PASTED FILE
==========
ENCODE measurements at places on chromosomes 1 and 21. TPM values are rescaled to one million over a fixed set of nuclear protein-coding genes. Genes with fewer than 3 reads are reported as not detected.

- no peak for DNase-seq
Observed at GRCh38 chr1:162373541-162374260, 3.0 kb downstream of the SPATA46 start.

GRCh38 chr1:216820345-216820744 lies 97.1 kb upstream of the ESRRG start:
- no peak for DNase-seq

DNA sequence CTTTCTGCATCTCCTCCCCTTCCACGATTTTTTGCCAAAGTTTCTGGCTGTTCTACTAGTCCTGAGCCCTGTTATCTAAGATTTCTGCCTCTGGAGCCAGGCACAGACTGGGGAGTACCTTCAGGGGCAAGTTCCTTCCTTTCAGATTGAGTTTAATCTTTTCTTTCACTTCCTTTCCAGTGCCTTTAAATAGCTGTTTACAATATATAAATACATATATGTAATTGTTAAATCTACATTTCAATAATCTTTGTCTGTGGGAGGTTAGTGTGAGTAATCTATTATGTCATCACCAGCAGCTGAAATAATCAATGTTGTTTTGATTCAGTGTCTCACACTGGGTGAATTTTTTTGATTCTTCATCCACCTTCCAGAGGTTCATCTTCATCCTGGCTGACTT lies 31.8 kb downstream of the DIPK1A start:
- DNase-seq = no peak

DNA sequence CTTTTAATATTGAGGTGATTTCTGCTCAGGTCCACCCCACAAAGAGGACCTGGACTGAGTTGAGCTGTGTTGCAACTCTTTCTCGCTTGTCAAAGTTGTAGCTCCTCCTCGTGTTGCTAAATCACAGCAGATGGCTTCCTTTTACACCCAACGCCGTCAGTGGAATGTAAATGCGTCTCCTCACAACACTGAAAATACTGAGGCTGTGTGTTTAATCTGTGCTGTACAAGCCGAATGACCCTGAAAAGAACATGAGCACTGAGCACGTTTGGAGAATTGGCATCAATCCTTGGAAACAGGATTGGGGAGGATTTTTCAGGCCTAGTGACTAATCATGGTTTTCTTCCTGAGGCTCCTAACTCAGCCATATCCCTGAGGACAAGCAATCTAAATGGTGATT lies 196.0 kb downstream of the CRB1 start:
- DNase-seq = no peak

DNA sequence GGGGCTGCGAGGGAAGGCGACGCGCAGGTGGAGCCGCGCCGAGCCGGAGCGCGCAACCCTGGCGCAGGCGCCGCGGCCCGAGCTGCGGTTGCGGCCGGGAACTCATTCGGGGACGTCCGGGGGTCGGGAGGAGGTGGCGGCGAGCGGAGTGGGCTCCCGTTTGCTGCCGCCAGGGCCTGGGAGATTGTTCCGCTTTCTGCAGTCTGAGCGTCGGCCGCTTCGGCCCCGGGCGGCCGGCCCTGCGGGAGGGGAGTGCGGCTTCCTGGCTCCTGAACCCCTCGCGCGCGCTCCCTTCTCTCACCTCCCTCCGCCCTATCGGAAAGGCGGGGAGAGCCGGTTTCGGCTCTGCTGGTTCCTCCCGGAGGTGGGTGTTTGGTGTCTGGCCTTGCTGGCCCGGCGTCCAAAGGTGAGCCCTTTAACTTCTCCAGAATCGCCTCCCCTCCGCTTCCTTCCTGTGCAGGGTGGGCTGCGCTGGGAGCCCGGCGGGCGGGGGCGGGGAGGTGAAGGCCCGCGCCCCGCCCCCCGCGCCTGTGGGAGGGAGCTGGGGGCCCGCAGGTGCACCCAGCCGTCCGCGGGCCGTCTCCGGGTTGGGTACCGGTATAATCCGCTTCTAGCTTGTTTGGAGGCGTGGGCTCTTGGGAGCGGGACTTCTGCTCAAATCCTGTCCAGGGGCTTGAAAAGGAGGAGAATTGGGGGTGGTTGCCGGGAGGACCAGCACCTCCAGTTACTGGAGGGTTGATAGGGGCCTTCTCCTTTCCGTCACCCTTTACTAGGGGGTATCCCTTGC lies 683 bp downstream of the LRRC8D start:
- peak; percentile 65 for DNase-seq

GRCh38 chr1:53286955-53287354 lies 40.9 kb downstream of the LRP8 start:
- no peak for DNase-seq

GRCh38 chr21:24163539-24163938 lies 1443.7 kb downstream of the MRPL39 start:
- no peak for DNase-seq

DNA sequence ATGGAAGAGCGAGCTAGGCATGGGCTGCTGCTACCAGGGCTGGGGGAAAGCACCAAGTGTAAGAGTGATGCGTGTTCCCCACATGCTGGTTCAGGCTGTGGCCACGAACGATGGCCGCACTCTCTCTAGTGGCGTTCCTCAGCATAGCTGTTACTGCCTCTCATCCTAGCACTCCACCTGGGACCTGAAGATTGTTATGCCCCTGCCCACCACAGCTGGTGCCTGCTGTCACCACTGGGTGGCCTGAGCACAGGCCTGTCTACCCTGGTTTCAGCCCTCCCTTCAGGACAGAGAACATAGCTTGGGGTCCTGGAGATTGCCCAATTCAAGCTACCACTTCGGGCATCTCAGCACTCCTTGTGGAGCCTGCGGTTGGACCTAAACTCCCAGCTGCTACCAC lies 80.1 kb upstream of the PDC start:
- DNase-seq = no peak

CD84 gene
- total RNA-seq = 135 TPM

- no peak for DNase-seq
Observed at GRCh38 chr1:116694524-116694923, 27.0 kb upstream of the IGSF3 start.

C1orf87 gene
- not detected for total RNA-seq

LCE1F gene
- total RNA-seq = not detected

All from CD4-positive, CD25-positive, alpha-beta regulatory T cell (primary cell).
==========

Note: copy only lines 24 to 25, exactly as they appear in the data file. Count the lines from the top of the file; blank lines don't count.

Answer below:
LCE1F gene
- total RNA-seq = not detected